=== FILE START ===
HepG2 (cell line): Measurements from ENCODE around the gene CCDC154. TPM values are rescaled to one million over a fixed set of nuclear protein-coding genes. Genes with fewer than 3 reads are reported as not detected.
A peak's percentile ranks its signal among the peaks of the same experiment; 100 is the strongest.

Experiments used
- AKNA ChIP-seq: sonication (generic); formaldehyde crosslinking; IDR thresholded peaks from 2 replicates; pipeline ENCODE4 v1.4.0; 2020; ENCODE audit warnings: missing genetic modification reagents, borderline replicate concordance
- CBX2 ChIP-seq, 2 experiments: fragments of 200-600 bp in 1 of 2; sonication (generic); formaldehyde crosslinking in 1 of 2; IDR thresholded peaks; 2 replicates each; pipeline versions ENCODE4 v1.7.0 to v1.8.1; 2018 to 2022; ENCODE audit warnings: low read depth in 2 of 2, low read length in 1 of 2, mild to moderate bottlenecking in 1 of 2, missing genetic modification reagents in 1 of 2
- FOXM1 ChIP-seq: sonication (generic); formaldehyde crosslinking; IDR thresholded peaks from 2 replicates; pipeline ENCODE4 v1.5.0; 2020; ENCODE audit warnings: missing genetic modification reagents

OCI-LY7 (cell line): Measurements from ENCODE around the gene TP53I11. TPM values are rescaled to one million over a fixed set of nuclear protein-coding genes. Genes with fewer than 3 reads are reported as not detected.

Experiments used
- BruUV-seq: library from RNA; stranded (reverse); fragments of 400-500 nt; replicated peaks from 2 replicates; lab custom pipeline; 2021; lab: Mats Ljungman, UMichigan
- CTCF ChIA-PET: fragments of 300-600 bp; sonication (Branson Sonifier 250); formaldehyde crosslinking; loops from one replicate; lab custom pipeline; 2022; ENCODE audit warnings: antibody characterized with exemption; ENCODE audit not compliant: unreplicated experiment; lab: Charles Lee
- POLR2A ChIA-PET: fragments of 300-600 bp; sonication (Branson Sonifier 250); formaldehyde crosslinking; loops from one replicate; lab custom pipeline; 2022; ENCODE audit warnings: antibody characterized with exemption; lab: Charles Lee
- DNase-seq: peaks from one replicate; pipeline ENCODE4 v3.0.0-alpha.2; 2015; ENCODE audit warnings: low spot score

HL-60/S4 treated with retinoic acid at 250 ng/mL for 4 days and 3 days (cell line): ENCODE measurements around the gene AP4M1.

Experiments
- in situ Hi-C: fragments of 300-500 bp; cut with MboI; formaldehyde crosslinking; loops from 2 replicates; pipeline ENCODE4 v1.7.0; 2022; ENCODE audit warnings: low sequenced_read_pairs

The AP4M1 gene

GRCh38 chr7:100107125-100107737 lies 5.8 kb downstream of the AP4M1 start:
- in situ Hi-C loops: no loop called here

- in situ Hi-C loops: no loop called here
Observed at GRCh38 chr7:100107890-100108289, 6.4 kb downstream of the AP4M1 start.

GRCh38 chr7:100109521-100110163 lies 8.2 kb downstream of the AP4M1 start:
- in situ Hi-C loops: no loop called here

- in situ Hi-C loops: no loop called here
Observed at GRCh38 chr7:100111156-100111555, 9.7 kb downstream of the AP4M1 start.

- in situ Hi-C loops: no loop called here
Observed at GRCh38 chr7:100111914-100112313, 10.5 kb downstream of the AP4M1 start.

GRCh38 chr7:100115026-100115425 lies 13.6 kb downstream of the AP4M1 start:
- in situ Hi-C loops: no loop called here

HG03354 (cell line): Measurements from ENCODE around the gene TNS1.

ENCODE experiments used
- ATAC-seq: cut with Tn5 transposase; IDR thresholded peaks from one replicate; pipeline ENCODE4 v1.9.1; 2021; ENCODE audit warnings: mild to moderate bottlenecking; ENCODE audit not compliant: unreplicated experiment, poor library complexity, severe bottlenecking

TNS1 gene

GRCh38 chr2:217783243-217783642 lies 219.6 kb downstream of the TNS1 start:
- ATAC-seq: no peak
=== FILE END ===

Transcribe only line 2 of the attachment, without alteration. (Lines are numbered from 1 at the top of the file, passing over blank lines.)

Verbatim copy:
A peak's percentile ranks its signal among the peaks of the same experiment; 100 is the strongest.